In recent weeks, discontent has surged within the Israeli army – the most popular and respected institution of Israel’s Jewish majority. A growing number of Israeli reservists, including fighter pilots, threatened to withdraw from voluntary service if the laws were passed.
The Israeli military is facing an upsurge in fighting in the occupied West Bank, threats from the Lebanese militant group Hezbollah and fears that sworn enemy Iran is on the verge of developing a nuclear weapons capability.
Manuel Trajtenberg, head of an influential Israeli think tank, the Institute for National Security Studies, said that “Netanyahu can fire his defense minister, he cannot dismiss the warnings he has heard from gallant”.
Meanwhile, an Israeli good governance group on Sunday asked the country’s Supreme Court to punish Netanyahu for allegedly violating a conflict-of-interest agreement meant to bar him from dealing with the country’s judiciary as he is tried for corruption.
The Movement for Quality Government in Israel, a staunch opponent of the overhaul, asked the court to force Netanyahu to obey the law and punish him with either a fine or jail time for failing to do so. ‘have done. He said he was not above the law.
The Prime Minister said the appeal should be dismissed and said the Supreme Court had no grounds to intervene.
The country’s attorney general bars Netanyahu from directly discussing his government’s plan to overhaul the justice system, based on a conflict-of-interest agreement that the Supreme Court recognized in a ruling on the fitness of Netanyahu to serve during his corruption trial. Instead, Justice Minister Yariv Levin, a close Netanyahu confidant, is spearheading the overhaul.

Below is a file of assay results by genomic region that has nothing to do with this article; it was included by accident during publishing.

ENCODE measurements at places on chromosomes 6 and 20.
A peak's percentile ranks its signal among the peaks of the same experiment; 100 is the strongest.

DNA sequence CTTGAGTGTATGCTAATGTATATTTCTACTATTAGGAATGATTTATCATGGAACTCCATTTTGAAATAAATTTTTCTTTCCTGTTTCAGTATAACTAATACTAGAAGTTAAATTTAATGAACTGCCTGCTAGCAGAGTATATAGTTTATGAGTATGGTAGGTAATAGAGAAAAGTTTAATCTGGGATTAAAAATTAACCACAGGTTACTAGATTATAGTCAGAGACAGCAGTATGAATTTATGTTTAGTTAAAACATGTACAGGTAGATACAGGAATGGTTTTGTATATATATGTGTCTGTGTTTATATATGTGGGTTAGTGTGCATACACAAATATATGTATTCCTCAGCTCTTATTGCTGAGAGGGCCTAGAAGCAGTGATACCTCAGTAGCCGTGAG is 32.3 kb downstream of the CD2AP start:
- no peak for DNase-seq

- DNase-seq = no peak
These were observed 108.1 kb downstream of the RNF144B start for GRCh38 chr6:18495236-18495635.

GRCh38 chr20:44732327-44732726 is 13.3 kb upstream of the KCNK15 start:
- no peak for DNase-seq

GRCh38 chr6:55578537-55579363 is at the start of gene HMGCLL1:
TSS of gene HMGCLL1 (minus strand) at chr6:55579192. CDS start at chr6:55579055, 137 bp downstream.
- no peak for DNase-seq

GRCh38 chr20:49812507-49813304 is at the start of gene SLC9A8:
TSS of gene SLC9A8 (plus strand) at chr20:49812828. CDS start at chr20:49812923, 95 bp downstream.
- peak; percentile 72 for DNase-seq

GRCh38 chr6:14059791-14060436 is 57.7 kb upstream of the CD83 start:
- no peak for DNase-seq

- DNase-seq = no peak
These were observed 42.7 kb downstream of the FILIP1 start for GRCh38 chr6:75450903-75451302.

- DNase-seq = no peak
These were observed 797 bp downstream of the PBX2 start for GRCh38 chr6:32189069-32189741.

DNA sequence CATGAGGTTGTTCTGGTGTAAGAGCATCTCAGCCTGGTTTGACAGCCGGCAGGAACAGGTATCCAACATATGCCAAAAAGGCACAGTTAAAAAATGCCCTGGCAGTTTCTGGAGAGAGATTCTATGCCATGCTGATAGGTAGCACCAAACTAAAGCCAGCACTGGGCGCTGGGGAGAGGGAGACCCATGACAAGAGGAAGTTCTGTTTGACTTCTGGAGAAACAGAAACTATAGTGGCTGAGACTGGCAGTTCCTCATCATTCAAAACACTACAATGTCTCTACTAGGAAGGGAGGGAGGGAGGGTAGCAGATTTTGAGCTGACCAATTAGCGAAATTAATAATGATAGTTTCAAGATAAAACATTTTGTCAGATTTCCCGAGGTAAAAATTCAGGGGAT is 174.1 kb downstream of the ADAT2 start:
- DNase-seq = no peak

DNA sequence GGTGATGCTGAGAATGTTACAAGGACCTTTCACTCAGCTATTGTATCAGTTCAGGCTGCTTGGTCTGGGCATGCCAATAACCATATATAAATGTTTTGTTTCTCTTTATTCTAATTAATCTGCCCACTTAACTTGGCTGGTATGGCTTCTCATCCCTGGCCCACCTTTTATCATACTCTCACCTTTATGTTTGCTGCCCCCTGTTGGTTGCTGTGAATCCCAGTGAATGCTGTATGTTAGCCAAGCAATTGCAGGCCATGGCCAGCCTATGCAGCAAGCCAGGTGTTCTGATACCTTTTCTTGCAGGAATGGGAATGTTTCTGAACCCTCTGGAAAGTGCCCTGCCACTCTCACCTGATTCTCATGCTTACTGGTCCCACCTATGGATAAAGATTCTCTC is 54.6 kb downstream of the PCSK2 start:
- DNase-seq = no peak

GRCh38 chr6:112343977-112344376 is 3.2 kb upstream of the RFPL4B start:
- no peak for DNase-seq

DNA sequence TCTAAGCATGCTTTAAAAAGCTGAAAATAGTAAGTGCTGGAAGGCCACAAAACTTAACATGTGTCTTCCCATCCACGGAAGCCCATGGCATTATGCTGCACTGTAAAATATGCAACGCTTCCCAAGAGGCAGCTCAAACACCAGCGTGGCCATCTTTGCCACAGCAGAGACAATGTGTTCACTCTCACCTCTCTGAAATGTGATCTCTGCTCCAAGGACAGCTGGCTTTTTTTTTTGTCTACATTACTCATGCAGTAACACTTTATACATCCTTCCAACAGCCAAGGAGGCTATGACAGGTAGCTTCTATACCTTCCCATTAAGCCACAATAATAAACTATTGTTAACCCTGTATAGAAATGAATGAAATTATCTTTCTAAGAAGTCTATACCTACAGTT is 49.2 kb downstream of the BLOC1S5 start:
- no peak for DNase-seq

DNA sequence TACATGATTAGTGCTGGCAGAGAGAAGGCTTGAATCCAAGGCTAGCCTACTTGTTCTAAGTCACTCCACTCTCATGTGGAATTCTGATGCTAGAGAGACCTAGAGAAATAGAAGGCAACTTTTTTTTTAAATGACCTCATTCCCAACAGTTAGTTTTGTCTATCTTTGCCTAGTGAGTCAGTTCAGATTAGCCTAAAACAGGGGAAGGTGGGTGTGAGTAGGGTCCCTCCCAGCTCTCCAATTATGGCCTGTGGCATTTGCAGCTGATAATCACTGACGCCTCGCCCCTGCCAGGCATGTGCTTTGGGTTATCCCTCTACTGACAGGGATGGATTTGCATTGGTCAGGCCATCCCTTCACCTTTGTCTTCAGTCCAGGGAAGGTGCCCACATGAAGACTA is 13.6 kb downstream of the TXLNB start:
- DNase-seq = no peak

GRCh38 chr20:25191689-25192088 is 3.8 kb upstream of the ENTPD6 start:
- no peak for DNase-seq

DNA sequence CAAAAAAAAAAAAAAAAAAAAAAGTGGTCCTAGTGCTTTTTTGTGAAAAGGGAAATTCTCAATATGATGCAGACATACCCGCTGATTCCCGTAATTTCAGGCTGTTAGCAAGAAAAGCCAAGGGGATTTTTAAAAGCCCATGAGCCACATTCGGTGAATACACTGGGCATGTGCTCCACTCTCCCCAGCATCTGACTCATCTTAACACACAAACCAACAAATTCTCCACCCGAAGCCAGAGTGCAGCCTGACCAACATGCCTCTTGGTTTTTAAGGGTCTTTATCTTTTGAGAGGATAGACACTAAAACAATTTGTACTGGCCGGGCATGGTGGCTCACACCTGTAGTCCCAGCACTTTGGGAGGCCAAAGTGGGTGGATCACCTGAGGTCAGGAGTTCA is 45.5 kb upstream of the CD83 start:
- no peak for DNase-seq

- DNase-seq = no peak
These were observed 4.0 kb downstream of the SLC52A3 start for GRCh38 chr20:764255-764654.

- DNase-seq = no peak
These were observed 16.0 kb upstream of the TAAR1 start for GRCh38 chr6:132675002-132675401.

But on Thursday, after parliament passed a law making it harder to impeach a sitting prime minister, Netanyahu said he was unhindered by the attorney general’s decision and vowed to wade through the process. crisis and to “repair the rift” in the country. The statement prompted Attorney General Gali Baharav-Miara to warn that Netanyahu was violating his conflict of interest agreement.
Rapid legal and political developments have catapulted Israel into uncharted territory, said Guy Lurie, a researcher at the Israel Democracy Institute, a Jerusalem think tank.
“We are at the beginning of a constitutional crisis in the sense that there is disagreement over the source of authority and the legitimacy of the various governing bodies,” he said.